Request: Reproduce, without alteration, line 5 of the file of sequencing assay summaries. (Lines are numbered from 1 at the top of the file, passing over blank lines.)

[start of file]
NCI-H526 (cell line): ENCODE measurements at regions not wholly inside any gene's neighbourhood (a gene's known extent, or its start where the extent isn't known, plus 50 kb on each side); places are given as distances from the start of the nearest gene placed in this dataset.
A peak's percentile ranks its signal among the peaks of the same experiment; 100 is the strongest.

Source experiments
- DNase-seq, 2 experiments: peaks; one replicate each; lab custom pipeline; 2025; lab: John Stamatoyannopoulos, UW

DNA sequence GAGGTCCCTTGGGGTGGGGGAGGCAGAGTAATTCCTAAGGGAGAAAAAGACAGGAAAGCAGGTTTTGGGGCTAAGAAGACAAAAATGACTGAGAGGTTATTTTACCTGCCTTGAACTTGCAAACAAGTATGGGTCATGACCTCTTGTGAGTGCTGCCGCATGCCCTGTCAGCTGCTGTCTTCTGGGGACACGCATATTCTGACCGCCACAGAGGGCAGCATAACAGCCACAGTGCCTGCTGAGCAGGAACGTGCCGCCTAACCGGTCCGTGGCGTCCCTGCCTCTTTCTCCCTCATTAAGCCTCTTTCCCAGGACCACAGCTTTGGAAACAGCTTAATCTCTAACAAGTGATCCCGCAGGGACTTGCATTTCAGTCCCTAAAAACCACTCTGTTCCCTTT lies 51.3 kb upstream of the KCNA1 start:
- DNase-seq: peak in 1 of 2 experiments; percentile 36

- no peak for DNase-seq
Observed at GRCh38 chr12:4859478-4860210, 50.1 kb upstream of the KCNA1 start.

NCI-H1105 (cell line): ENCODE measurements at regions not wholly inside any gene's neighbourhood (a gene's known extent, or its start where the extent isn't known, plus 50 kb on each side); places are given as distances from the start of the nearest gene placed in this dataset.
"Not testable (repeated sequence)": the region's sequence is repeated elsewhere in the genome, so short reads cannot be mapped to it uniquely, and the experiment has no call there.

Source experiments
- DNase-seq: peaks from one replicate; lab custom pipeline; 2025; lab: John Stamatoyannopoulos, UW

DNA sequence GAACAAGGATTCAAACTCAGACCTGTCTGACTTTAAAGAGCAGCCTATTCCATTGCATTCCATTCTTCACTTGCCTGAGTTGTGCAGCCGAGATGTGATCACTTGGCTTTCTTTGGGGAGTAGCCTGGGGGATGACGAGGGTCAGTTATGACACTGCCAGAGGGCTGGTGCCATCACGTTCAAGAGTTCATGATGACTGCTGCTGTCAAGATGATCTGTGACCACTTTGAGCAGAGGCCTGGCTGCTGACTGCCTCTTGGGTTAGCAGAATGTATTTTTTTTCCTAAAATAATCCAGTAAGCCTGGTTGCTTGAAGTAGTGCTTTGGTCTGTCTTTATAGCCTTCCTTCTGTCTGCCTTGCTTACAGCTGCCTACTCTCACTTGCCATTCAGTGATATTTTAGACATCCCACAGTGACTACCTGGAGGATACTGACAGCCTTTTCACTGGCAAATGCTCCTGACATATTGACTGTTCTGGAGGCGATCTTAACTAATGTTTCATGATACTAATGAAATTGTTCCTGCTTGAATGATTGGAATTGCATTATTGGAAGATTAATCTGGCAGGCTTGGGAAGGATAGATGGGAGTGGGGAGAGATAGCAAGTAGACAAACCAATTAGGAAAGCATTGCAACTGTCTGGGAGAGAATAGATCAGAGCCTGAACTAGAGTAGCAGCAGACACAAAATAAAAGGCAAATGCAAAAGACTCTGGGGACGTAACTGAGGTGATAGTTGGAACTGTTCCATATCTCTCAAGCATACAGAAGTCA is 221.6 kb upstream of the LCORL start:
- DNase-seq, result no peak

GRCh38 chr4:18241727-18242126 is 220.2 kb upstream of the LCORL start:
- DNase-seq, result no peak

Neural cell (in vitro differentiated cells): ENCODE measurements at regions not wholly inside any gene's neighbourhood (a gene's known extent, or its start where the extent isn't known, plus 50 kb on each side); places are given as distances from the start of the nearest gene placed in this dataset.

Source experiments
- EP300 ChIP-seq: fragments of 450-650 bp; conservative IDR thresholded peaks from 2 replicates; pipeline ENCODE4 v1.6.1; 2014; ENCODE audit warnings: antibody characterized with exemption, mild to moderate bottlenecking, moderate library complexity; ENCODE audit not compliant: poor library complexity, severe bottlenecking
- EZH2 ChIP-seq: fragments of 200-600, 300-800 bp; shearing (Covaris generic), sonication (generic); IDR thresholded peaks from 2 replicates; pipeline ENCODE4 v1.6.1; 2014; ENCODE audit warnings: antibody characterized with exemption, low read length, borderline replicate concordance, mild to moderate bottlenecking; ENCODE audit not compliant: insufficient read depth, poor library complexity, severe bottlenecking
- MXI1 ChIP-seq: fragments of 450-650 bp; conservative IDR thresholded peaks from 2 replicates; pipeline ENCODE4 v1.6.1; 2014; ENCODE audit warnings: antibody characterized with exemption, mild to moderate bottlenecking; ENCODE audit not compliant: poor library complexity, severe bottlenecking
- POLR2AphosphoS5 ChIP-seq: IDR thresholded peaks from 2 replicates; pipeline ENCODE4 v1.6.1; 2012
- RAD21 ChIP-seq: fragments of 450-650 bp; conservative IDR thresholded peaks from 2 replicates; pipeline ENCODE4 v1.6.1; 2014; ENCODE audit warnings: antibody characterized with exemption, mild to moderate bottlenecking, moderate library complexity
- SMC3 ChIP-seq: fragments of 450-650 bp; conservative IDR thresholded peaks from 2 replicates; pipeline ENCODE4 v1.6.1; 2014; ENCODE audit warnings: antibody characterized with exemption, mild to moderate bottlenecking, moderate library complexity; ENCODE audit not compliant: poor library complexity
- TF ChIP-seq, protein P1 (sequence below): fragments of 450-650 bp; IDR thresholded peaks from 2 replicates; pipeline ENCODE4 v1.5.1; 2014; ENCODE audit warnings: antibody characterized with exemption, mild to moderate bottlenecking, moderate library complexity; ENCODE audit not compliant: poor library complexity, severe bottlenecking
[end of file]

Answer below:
DNA sequence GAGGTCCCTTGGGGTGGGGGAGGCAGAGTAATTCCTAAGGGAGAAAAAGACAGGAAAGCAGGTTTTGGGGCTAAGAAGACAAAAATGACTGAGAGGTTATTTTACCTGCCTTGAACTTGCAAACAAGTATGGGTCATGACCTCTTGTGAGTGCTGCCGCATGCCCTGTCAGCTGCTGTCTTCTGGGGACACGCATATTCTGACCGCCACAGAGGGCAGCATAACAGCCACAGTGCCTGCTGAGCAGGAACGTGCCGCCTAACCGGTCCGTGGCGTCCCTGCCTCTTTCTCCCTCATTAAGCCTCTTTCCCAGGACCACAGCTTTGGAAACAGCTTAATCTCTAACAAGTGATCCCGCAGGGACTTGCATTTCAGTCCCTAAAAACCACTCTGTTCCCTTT lies 51.3 kb upstream of the KCNA1 start: